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  19. Homer Potvin

    Homer Potvin Spitting .45 caliber grammar.... Contributor

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    Well, you can't eat passion, so....
     
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  20. JLT

    JLT Contributor Contributor

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    Living languages change. The only languages that don't are things like Latin, Sanskrit, Hebrew and archaic Greek, which have a literature but aren't spoken anymore. They are preserved simply because of their literary or religious significance.

    But change in the English language has been slowed by increased literacy and printing. As much as English has changed in the four hundred years since Shakespeare died, it still hasn't changed as much as it did in the mere two hundred years before that, during Chaucer's time. And Chaucer's English is far different the English of the island before the Norman Conquest. Will it keep changing? You bet it will. But it may still resemble today's English enough to be understood. If not, it will still be preserved because of the richness of its literature, even if that literature is appreciated in translation.
     
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  21. big soft moose

    big soft moose The Moderating Moose Staff Supporter Contributor Community Volunteer

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    Yeah passion doesn't pay the bills .... unless you an actor or a prostitute. That said its a daft distinction becaiuse most writers wouldnt write nless they had a passion for it (even those doing it to pay the bills) you've got to really want to do something to do it when you could make better money in a joe job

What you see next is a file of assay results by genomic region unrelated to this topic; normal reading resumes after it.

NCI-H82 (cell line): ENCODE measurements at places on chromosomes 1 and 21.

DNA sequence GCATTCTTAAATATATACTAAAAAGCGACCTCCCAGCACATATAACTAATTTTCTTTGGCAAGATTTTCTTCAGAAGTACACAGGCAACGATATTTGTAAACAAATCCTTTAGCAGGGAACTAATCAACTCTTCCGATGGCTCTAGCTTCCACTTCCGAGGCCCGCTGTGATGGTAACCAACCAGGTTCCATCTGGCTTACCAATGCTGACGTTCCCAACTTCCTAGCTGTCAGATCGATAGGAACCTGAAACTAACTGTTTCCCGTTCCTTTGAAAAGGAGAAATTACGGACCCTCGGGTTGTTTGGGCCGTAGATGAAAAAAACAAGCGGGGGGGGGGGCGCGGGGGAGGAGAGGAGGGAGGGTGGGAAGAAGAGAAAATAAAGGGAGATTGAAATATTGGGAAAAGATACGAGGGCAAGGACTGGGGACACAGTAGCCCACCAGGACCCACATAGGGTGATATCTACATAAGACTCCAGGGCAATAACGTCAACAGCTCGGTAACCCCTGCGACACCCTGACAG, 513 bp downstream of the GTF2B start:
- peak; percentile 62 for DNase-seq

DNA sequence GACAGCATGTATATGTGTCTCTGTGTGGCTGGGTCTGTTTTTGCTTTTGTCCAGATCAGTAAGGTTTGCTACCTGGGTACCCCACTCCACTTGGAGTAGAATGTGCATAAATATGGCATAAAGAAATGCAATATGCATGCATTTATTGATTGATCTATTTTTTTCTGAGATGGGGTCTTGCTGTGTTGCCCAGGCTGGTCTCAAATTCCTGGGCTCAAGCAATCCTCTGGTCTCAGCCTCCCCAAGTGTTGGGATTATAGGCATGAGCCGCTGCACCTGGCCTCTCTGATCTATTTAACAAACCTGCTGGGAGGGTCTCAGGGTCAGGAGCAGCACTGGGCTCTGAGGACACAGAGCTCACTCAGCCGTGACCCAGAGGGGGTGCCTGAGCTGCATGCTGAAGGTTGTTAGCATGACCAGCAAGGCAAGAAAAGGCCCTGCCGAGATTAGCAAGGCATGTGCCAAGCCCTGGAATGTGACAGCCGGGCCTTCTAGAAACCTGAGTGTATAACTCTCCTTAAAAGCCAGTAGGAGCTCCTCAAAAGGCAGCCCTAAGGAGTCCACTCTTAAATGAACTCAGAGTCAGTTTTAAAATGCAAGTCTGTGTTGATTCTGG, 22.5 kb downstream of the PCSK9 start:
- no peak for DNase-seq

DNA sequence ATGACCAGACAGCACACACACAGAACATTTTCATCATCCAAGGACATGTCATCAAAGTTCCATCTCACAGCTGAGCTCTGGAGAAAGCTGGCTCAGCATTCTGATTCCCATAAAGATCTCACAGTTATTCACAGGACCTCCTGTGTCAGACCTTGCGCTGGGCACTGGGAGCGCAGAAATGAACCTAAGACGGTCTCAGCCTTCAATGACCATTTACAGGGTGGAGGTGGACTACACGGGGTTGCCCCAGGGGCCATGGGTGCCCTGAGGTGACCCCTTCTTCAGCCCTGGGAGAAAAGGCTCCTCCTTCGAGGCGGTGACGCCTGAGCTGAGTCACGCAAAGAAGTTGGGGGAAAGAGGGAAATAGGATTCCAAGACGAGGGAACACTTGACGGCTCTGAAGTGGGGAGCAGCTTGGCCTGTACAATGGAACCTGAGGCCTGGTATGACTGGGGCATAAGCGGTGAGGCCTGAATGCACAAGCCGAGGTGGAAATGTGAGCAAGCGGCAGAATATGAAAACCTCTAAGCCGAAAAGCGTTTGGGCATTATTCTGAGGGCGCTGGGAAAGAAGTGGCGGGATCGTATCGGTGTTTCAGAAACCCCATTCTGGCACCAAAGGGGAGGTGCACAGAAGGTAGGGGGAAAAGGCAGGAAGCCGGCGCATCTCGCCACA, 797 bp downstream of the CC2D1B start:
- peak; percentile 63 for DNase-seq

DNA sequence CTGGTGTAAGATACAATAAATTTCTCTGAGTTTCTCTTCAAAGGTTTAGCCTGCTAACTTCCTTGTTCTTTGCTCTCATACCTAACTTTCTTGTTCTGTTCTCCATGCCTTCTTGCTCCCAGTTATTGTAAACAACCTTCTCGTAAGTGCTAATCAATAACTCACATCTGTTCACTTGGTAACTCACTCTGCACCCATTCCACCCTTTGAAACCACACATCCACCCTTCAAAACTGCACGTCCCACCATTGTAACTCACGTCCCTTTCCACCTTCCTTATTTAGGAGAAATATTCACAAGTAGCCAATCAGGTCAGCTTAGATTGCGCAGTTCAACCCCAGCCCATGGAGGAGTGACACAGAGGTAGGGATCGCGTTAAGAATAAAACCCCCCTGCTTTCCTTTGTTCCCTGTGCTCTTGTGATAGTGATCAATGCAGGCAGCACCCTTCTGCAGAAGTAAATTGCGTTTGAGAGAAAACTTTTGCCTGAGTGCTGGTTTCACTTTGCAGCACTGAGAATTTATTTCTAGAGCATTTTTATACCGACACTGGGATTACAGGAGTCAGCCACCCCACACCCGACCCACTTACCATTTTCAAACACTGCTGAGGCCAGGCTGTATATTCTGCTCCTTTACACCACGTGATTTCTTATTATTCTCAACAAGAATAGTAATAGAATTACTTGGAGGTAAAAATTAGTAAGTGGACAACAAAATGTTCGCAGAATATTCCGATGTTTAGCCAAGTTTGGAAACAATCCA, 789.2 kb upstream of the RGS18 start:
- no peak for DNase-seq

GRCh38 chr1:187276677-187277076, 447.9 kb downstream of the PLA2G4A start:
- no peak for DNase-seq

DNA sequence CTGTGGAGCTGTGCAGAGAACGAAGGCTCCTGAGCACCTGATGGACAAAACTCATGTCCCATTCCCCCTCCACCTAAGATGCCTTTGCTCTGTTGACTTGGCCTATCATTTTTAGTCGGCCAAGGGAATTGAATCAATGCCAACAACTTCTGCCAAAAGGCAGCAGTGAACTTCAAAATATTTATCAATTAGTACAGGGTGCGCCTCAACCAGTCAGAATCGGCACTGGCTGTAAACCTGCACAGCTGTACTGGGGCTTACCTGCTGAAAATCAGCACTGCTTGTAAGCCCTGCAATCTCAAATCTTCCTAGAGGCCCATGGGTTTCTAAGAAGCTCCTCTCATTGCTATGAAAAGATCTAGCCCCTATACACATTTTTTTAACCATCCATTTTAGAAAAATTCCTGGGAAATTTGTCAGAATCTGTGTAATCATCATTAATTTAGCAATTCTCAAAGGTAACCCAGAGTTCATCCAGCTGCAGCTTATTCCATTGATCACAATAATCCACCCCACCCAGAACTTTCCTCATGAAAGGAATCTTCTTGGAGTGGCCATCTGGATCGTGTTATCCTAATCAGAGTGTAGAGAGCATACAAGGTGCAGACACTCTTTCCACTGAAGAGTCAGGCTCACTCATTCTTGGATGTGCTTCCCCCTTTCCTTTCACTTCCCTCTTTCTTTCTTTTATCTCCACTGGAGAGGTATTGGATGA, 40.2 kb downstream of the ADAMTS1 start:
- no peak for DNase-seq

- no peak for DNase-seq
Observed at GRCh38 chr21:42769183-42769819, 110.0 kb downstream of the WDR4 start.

22. Mouthwash

    Mouthwash Senior Member

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    People in 2045 will be able to hear Churchill's speeches. People in the year 3,000 will be able to see thousands of hours of Obama footage, even if there was a nuclear holocaust and several centuries of dark ages in the interim. The ability to record speech anywhere at any time has probably made language evolution as slow as it can be.
     
  23. Fiender_

    Fiender_ Active Member

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    So, what about authors like me that write stories because we love writing, but still want to make a living doing so?